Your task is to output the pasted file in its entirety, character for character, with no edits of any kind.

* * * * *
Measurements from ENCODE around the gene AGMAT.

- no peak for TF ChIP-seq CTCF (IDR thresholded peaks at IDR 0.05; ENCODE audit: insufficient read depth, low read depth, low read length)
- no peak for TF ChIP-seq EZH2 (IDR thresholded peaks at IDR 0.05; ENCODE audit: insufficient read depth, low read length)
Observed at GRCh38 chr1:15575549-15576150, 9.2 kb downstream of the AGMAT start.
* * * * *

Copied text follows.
Measurements from ENCODE around the gene AGMAT.

- no peak for TF ChIP-seq CTCF (IDR thresholded peaks at IDR 0.05; ENCODE audit: insufficient read depth, low read depth, low read length)
- no peak for TF ChIP-seq EZH2 (IDR thresholded peaks at IDR 0.05; ENCODE audit: insufficient read depth, low read length)
Observed at GRCh38 chr1:15575549-15576150, 9.2 kb downstream of the AGMAT start.